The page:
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“Operation Choke Point” Lawsuit Against Federal Bank Regulators Dismissed

The multi-year lawsuit alleging regulatory pressure to close payday lender bank accounts has been dismissed, according to the Office of the Comptroller of the Currency.

Advance America et al. decided to dismiss the OCC from its lawsuit, alleging that federal banking regulators pressured banks to terminate payday lender bank accounts.

This action puts an end to the 2014 lawsuit that payday lenders filed against federal regulators in Operation Choke Point, the Federal Deposit Insurance Corporation (FDIC).

Part of the deal included an acknowledgment that “certain employees acted in a manner inconsistent with FDIC policies with respect to payday lenders,” the agency stated. Though the agency was quick to warn that the statement did not represent a change in policy, it did show that some of the acts by Operation Choke Point were unlawful in nature.

Background on the Complaint

The Federal Reserve Board of Governors and the Office of the Comptroller of the Currency (OCC), and several payday lenders filed a complaint against the FDIC, alleging that the federal banking regulators participated in the Department of Justice’s (DOJ) Operation Choke Point. They claimed that operation forced banks to end their business relationships with payday lenders.

Eventually, the plaintiffs agreed to dismiss the Federal Reserve, the OCC, and the FDIC, and then, reached a deal with the plaintiffs. In exchange for the plaintiffs’ dismissal of the suit against the FDIC, the agency promised to issue a statement giving a synopsis of its long-standing policies and guidance regarding the circumstances in which it recommends that a bank terminate a customer’s deposit account.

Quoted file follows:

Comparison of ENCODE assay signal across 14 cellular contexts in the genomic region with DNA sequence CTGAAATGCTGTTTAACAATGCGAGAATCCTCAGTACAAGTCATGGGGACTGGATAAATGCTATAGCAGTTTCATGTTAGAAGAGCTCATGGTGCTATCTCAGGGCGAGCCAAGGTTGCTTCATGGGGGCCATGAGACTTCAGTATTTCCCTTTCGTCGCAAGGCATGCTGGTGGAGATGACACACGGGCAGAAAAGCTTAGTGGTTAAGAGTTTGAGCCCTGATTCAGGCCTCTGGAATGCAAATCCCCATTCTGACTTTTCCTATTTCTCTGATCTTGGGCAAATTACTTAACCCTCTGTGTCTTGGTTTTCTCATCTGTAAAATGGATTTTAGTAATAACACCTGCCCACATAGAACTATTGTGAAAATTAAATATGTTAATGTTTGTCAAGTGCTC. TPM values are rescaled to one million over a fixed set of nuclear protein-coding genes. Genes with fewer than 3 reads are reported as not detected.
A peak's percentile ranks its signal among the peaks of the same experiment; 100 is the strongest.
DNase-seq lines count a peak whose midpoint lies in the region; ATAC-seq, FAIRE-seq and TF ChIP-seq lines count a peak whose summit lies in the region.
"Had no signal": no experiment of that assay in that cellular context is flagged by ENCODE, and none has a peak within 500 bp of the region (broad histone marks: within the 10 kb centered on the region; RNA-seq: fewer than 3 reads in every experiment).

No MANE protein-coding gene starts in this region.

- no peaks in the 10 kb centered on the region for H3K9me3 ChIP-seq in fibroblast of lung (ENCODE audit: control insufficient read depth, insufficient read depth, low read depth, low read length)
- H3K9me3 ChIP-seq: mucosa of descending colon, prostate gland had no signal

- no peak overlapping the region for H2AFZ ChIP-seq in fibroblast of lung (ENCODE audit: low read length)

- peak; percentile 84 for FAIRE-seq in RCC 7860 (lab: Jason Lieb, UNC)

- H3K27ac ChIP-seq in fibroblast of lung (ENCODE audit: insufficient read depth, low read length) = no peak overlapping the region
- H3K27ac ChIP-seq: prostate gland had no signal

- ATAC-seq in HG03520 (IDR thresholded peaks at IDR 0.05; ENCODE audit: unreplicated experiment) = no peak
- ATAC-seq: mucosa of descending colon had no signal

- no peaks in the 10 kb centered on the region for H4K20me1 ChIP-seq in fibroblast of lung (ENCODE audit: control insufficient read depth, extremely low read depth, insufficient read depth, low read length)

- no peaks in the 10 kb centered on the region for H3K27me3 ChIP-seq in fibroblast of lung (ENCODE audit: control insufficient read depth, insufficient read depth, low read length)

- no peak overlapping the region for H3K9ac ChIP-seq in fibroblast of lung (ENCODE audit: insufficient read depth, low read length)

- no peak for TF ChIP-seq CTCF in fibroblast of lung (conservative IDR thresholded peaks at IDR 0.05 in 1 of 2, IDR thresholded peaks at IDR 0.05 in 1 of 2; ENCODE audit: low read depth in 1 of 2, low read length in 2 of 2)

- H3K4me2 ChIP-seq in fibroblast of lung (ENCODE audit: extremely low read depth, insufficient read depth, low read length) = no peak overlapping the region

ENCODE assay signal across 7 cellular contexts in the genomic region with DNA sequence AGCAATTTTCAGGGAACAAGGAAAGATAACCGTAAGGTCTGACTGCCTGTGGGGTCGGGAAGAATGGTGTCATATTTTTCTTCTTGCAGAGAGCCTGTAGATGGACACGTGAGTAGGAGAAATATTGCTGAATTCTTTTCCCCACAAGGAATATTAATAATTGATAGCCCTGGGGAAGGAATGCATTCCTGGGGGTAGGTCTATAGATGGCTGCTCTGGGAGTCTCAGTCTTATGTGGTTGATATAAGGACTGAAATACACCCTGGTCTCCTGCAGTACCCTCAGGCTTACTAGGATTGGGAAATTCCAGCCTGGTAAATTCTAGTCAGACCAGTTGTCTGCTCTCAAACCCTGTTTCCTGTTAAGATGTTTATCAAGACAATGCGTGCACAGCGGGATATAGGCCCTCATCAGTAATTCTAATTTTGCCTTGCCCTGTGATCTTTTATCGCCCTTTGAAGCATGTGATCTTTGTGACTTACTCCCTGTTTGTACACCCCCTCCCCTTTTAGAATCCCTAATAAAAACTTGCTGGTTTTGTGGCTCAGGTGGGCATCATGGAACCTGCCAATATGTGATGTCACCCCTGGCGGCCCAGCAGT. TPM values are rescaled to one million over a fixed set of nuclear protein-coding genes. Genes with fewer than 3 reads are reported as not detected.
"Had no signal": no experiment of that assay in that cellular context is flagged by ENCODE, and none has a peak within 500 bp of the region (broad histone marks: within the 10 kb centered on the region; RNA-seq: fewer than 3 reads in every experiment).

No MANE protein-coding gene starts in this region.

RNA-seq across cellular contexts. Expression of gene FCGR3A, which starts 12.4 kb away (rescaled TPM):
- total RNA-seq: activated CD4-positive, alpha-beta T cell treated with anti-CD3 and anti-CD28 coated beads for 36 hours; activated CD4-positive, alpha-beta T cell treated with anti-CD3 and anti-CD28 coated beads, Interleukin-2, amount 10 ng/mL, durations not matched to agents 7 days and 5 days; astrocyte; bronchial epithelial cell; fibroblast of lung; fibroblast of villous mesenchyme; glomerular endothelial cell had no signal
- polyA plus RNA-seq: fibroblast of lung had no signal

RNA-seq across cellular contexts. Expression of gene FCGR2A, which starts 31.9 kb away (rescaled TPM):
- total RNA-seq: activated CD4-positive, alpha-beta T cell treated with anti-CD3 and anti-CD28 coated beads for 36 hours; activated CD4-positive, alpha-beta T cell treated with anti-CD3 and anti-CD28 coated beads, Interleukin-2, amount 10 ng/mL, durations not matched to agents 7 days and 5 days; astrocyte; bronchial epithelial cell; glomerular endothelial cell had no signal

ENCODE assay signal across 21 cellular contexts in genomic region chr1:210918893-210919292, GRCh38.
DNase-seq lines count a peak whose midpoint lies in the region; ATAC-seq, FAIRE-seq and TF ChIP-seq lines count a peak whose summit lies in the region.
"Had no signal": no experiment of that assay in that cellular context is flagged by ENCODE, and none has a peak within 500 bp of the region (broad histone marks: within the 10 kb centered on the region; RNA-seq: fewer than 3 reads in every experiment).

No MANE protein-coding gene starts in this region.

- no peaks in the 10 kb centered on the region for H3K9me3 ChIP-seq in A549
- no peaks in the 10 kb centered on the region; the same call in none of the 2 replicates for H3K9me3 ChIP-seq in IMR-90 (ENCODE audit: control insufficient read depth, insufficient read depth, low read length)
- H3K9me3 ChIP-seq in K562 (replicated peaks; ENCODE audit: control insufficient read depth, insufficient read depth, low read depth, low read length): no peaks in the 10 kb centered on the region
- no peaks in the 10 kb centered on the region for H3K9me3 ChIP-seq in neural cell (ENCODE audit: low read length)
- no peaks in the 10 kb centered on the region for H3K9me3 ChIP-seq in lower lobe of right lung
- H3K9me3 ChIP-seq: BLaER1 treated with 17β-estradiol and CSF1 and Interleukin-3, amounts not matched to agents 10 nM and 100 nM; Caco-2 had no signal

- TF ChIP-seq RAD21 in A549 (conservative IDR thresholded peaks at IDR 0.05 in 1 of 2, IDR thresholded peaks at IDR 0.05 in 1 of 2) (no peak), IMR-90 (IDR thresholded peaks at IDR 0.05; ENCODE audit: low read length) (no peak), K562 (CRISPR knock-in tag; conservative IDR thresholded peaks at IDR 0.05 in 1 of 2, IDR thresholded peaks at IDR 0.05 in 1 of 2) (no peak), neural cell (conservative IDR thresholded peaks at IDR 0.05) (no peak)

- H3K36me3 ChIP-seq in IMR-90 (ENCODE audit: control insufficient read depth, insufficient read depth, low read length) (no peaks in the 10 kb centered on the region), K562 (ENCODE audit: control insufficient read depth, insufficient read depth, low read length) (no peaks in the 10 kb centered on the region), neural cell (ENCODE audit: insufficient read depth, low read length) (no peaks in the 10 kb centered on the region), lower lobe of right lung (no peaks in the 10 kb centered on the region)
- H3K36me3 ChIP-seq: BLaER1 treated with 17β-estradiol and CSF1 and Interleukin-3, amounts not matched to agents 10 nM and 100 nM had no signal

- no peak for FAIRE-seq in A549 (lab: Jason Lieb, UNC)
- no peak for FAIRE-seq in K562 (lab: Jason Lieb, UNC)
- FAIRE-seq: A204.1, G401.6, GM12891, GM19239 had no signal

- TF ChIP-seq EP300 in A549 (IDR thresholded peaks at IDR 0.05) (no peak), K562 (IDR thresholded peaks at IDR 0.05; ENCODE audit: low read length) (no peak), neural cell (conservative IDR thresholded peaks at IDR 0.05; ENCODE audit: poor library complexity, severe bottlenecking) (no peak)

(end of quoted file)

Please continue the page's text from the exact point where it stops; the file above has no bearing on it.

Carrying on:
The Other Actions the FDIC Plans to Take

In addition to its acknowledgments, the FDIC did make efforts to remedy the situation. The agency took steps to clarify and reinforce its policies, including the removal of the lists of examples of higher-risk merchant categories that were previously included in official FDIC guidance.

Additionally, the FDIC adopted an internal policy that governs the circumstances in which the agency may recommend that a financial institution terminate a customer’s deposit account.

Finally, the FDIC promised to conduct more training of its examination employees on its policies by the end of 2019. The training aims to ensure that examination employees comply with the highest standards of conduct and law.

In Conclusion

The resolution of the lawsuit shows that Operation Choke Point won’t continue. If this is the case, then this could be the end of politicizing bank examinations for the sole reason of limiting perceived less-than-desirable but legal businesses from accessing the national banking system. Hopefully, this will level the playing field and remove some pressure from those that offer payday lending services.

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